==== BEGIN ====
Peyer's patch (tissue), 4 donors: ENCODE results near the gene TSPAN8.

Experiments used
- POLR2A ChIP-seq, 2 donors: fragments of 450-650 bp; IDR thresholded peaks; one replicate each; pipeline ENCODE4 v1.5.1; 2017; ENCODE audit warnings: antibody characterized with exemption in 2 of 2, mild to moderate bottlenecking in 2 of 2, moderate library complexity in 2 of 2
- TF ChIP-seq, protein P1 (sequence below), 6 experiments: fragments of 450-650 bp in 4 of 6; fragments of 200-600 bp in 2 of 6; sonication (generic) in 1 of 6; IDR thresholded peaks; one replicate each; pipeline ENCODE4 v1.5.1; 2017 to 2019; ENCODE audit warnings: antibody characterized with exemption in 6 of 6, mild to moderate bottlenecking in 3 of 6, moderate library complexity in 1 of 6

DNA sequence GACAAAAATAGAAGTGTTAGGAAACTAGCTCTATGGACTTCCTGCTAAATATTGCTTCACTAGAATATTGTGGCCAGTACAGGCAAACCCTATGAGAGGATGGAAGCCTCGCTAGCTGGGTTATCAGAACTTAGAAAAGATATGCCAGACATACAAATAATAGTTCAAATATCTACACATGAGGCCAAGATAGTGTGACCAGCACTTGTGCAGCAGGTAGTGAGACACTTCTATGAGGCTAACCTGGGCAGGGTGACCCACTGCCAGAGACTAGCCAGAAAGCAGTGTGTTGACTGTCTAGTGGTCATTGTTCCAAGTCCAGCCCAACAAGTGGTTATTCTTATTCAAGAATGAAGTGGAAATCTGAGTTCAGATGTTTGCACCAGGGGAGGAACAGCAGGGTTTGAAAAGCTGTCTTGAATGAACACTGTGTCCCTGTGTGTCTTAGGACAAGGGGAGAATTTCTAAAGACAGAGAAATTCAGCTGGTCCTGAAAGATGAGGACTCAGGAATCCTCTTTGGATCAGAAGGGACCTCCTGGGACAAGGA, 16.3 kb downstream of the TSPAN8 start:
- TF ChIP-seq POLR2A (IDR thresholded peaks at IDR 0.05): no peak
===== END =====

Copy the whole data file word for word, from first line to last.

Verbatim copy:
Peyer's patch (tissue), 4 donors: ENCODE results near the gene TSPAN8.

Experiments used
- POLR2A ChIP-seq, 2 donors: fragments of 450-650 bp; IDR thresholded peaks; one replicate each; pipeline ENCODE4 v1.5.1; 2017; ENCODE audit warnings: antibody characterized with exemption in 2 of 2, mild to moderate bottlenecking in 2 of 2, moderate library complexity in 2 of 2
- TF ChIP-seq, protein P1 (sequence below), 6 experiments: fragments of 450-650 bp in 4 of 6; fragments of 200-600 bp in 2 of 6; sonication (generic) in 1 of 6; IDR thresholded peaks; one replicate each; pipeline ENCODE4 v1.5.1; 2017 to 2019; ENCODE audit warnings: antibody characterized with exemption in 6 of 6, mild to moderate bottlenecking in 3 of 6, moderate library complexity in 1 of 6

DNA sequence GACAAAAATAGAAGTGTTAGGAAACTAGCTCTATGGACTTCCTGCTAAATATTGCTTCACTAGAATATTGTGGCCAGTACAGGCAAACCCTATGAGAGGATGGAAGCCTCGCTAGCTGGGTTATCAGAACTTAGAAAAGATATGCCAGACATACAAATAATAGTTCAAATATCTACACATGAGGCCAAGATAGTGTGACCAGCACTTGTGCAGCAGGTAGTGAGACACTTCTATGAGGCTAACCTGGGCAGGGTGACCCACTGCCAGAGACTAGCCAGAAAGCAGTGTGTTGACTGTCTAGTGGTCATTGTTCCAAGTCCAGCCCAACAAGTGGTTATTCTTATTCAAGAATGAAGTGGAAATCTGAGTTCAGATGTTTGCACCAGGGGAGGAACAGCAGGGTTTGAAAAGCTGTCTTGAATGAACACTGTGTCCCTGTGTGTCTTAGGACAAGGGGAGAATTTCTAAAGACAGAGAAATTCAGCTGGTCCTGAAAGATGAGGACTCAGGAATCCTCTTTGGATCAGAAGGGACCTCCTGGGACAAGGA, 16.3 kb downstream of the TSPAN8 start:
- TF ChIP-seq POLR2A (IDR thresholded peaks at IDR 0.05): no peak